There’s an interesting and fairly lengthy discussion about the whys and wherefores of the current crisis in between the excerpts I’ve quoted, along with a prescription for solving the problem.I believe Mr. Calhoun is articulating (and quite well, at that) the reasons a large block of Republican members of the House oppose the current rescue/bail-out bill that will be voted on today.The passage of that bill is far from a done-deal, if one believes what one is hearing today.I’m beginning to have second thoughts about the wisdom of this “bail-out,” as currently written.But then again, I could stick everything I know about economics in my right eye and it wouldn’t even water…
IT MUST be one of the most unpleasant laws that Congress has found itself writing so close to an election. Devoting $700 billion of taxpayers’ money to rescuing the country’s least popular industry is not a vote winner. That Democratic and Republican congressional leaders held their noses this weekend and came up with the Emergency Economic Stabilisation Act is encouraging evidence that they appreciate the gravity of the financial crisis. “This is something that all of us will swallow hard and go forward with,” John McCain said. Barack Obama added that “What we can't do is do nothing.”
By legislative standards Congress moved at light speed after Mr Paulson and Ben Bernanke, the Federal Reserve chairman, proposed action on September 18th. Yet it may not be fast enough. In the past week the financial crisis has erupted in even more dangerous forms globally. The interbank-funds market has seized up and even the most creditworthy corporate and financial firms are paying punitive rates. Last week Washington Mutual became the largest-ever American bank to fail. In Europe, three countries had to come to the rescue of Fortis, a Belgian banking group, and Britain did the same with a mortgage lender, Bradford & Bingley. And on Monday Citigroup agreed to buy most of the assets of Wachovia, another beleaguered American bank, in a deal brokered by regulators.
So… this isn’t just an American problem, it’s a global problem.And that makes it pretty damned serious, doesn’t it?
Aiiieee.My head hurts.But that’s what one should expect when an economic idiot tries to understand economics, innit?
I've been making the rounds today during time-outs and at halftime of the Purdue – Notre Dame game.I’ve noticed more than a few of my daily reads have been paying tribute to Paul Newman, who died yesterday at age 83.I’m no different in this respect.
Mr. Newman’s repertoire is chock-full of Good Things, and there may be something else that you think is better than the scene I posted above, Gentle Reader.But “Cool Hand Luke” made an indelible impression on my young mind when it was released and remains a favorite of mine to this very day.Or… to invoke an old cliché… “They don’t make ‘em like this any longer.”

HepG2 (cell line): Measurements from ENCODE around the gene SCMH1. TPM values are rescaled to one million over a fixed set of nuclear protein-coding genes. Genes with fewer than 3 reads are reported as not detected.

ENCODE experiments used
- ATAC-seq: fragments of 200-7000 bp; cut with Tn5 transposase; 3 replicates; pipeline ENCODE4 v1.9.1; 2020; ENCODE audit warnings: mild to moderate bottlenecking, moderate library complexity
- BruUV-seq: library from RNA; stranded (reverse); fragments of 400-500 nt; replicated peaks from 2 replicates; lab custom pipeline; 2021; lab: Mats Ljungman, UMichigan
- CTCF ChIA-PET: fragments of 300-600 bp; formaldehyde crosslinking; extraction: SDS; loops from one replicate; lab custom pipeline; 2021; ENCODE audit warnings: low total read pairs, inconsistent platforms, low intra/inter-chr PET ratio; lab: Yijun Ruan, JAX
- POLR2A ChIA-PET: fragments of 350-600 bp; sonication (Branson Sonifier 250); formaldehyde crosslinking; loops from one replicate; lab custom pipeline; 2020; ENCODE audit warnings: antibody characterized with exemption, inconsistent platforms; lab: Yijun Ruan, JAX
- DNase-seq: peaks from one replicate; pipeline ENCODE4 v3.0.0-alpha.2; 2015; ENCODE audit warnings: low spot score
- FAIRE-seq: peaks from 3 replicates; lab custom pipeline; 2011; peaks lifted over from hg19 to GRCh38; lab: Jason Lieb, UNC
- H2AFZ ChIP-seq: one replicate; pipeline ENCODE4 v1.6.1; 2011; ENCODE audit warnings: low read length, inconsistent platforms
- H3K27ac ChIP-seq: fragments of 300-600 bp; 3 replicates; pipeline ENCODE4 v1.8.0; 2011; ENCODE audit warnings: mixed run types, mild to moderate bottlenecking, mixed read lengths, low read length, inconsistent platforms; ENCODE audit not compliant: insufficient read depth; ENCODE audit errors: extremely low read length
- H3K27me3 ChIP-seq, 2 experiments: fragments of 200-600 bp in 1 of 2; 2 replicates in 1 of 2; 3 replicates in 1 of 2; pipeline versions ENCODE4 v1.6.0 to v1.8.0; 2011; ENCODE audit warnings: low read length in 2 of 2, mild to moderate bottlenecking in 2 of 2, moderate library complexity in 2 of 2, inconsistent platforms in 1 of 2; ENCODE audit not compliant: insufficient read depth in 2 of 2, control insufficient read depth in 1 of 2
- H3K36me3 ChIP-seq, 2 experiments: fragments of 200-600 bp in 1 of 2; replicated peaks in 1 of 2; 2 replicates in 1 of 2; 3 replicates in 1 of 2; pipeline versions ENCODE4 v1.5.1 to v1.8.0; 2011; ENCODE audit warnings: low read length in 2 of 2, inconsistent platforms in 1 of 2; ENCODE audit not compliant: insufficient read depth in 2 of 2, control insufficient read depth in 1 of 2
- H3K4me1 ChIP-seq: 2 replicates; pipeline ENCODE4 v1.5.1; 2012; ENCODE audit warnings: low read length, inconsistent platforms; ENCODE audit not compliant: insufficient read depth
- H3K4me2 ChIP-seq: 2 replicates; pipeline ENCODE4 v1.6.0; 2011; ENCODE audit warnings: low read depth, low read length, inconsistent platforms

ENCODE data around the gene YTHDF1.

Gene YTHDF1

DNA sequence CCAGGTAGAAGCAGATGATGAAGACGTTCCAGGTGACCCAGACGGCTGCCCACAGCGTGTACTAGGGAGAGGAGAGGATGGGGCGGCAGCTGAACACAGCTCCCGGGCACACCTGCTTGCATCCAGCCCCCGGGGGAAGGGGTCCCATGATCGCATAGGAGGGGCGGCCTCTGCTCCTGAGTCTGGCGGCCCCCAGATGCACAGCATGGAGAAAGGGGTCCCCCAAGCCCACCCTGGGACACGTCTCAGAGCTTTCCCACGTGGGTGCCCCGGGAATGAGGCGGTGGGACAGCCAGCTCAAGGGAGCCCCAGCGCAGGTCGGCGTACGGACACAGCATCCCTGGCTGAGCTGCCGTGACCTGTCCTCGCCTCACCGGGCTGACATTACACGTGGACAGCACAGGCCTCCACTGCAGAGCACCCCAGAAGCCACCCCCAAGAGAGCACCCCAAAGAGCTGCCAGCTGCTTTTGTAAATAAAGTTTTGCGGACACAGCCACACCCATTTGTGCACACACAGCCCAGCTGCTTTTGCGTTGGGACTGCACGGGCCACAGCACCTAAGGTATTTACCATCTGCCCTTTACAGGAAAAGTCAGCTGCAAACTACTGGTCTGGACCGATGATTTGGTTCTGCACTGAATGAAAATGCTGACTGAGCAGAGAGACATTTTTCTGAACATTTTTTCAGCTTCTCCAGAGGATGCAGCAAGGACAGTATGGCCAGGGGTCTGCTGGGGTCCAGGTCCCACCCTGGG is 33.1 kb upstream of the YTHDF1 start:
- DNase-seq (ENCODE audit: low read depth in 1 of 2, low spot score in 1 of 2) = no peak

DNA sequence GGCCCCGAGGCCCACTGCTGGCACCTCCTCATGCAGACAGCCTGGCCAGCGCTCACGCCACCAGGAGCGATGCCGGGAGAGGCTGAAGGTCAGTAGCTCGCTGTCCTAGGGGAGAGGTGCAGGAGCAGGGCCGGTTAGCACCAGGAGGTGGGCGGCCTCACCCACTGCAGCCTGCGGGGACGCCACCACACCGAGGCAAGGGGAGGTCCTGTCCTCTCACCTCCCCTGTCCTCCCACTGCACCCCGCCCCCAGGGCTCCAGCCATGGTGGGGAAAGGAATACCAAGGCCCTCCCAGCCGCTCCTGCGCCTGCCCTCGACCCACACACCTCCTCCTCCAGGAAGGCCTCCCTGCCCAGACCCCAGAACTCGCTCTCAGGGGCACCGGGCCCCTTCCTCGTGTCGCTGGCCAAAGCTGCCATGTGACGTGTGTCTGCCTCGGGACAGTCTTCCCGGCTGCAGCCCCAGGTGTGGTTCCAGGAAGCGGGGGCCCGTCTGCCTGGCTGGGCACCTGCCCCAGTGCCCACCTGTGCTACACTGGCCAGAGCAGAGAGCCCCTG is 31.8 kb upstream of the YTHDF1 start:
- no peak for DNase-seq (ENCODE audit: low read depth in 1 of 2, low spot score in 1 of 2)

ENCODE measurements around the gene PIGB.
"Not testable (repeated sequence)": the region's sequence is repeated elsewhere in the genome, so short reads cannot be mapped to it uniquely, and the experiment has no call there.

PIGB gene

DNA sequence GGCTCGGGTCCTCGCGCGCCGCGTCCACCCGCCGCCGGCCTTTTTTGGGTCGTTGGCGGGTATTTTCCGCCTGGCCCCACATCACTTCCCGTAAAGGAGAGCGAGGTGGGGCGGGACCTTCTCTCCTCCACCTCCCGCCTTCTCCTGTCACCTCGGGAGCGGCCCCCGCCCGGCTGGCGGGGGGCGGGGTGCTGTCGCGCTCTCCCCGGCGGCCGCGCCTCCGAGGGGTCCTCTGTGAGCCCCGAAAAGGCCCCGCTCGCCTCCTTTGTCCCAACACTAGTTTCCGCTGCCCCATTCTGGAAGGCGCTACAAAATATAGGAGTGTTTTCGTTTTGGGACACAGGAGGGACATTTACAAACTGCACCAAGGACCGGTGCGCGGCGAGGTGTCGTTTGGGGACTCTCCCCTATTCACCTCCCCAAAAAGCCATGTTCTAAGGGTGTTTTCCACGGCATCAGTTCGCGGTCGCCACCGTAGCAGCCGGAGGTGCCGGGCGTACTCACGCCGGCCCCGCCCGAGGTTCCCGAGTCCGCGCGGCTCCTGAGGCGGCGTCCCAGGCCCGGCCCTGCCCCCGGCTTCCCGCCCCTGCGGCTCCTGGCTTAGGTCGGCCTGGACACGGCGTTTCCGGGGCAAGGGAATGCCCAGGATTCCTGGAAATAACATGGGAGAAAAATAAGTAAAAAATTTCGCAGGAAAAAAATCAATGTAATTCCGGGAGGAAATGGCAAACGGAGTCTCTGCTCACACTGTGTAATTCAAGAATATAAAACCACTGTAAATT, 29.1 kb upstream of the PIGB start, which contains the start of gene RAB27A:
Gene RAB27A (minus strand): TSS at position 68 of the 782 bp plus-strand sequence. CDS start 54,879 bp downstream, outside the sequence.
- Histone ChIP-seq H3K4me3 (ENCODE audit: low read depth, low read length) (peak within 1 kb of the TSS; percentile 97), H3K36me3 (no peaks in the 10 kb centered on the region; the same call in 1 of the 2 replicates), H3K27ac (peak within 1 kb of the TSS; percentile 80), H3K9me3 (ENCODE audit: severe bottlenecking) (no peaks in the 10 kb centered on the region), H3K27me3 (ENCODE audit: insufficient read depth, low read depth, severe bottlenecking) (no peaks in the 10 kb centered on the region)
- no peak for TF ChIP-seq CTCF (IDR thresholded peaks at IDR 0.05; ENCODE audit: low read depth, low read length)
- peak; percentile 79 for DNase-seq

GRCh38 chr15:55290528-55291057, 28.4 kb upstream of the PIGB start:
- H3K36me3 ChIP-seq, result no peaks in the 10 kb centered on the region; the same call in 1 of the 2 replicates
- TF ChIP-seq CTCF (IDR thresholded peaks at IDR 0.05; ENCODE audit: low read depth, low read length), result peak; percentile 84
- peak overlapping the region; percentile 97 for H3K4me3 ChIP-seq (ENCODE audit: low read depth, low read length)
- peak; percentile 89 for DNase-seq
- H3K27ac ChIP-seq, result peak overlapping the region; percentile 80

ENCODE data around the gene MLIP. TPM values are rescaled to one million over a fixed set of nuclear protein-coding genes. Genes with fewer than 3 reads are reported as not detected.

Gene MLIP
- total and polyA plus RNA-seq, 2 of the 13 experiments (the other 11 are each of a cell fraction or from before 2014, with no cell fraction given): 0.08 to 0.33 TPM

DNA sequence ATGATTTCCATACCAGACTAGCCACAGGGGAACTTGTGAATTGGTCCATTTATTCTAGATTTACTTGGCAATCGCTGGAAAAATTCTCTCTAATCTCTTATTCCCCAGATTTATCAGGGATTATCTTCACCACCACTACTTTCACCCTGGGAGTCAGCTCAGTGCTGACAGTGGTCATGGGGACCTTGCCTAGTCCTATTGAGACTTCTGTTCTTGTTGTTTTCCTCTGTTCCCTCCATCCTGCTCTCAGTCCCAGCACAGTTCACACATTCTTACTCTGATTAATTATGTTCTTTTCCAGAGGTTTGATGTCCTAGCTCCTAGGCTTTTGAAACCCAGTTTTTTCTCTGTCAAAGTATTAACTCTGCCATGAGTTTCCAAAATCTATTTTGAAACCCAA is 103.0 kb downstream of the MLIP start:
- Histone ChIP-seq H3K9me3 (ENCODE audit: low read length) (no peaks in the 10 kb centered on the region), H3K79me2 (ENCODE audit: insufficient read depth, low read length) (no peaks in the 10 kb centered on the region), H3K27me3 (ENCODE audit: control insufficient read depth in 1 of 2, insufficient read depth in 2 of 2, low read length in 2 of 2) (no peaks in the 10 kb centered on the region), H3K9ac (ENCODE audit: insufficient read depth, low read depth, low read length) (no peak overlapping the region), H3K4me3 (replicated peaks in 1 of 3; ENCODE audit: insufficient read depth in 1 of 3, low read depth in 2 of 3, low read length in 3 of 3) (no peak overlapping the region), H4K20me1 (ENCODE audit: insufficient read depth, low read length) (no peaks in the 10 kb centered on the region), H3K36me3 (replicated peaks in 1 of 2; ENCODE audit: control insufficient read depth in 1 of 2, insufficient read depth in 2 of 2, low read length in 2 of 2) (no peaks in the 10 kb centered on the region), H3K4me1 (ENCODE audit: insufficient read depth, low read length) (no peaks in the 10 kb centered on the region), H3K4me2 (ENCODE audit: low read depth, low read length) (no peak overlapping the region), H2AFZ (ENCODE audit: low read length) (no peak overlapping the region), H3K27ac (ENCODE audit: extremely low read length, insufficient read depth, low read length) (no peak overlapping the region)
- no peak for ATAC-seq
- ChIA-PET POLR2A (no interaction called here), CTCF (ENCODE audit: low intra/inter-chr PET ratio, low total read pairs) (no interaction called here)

You should watch. But you may need to pause the video several times while it's playing, coz things move QUICK. This is pretty much the best and most accessible thing I've seen to date on the current financial crisis. Great stuff.
Update 10/01/2008: If you click on the video above, you'll get the standard Google/YouTube message: "This video is no longer available." And why might THAT be? "Copyright violations," say Google and Time-Warner. "Bullshit!" sez the right side of the 'net. There is another, updated version of this vid, and here it is:
My neighbor's cat has taken to sleeping on the camp chairs that grace the verandah of El Casa Móvil De Pennington.Which kinda-sorta irritates me… coz the cat is white and sheds something fierce.Cat hair is worse than dog hair, Gentle Reader.It takes me a LOT of time to clean the hair off the chairs before I put my ol’ ass into one, come Happy Hour.I wouldn’t mind it so much if he/she/it always slept on this particular chair, which is used primarily as a foot-rest-cum-ottoman.But I DO mind it when he/she/it decides to occupy MY chair.A lot.
I don’t think this cat would feel so free about usurping my place if he/she/it knew how I felt about cats, in general.OTOH, perhaps he/she/it does know… coz he/she/it runs like Hell whenever I open the door or come home after being away.Smart cat.
Pic taken from my kitchen window… about ten minutes ago.